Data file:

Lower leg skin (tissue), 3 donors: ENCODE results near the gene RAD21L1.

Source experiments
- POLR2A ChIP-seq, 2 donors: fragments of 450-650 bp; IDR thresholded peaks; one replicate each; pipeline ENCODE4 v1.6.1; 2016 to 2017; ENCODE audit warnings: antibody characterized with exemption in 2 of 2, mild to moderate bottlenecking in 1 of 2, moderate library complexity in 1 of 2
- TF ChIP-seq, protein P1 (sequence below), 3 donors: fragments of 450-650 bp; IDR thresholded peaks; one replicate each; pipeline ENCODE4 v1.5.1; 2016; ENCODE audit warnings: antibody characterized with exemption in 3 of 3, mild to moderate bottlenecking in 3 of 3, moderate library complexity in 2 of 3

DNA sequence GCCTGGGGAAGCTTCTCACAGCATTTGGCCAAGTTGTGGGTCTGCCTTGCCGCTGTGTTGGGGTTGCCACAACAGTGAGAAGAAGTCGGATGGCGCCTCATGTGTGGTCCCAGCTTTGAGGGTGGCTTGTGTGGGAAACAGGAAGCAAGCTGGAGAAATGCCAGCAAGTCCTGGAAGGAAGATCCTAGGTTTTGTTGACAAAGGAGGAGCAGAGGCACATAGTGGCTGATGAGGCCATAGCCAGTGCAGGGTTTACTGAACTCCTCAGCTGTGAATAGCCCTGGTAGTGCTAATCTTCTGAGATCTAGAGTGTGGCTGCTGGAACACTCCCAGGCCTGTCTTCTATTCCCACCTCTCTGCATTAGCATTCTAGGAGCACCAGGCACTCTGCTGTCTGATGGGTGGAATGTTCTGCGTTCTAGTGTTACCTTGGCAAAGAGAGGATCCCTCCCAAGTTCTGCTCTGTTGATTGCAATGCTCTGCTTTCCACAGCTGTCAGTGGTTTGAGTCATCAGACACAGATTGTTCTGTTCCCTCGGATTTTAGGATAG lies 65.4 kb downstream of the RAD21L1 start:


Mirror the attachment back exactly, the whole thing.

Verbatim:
Lower leg skin (tissue), 3 donors: ENCODE results near the gene RAD21L1.

Source experiments
- POLR2A ChIP-seq, 2 donors: fragments of 450-650 bp; IDR thresholded peaks; one replicate each; pipeline ENCODE4 v1.6.1; 2016 to 2017; ENCODE audit warnings: antibody characterized with exemption in 2 of 2, mild to moderate bottlenecking in 1 of 2, moderate library complexity in 1 of 2
- TF ChIP-seq, protein P1 (sequence below), 3 donors: fragments of 450-650 bp; IDR thresholded peaks; one replicate each; pipeline ENCODE4 v1.5.1; 2016; ENCODE audit warnings: antibody characterized with exemption in 3 of 3, mild to moderate bottlenecking in 3 of 3, moderate library complexity in 2 of 3

DNA sequence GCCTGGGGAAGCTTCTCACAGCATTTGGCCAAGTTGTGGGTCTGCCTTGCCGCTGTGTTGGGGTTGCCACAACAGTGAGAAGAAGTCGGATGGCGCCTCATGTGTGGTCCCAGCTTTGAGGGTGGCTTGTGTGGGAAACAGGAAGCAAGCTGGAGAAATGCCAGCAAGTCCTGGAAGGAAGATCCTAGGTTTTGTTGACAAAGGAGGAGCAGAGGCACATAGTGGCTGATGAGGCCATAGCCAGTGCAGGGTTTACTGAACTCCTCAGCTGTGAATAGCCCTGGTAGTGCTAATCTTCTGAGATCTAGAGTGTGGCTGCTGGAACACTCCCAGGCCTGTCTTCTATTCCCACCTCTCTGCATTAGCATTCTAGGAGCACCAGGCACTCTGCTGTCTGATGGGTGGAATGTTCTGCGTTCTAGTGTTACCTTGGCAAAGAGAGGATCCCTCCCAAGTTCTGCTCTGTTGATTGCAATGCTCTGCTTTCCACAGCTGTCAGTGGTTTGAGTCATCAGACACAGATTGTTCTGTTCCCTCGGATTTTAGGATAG lies 65.4 kb downstream of the RAD21L1 start: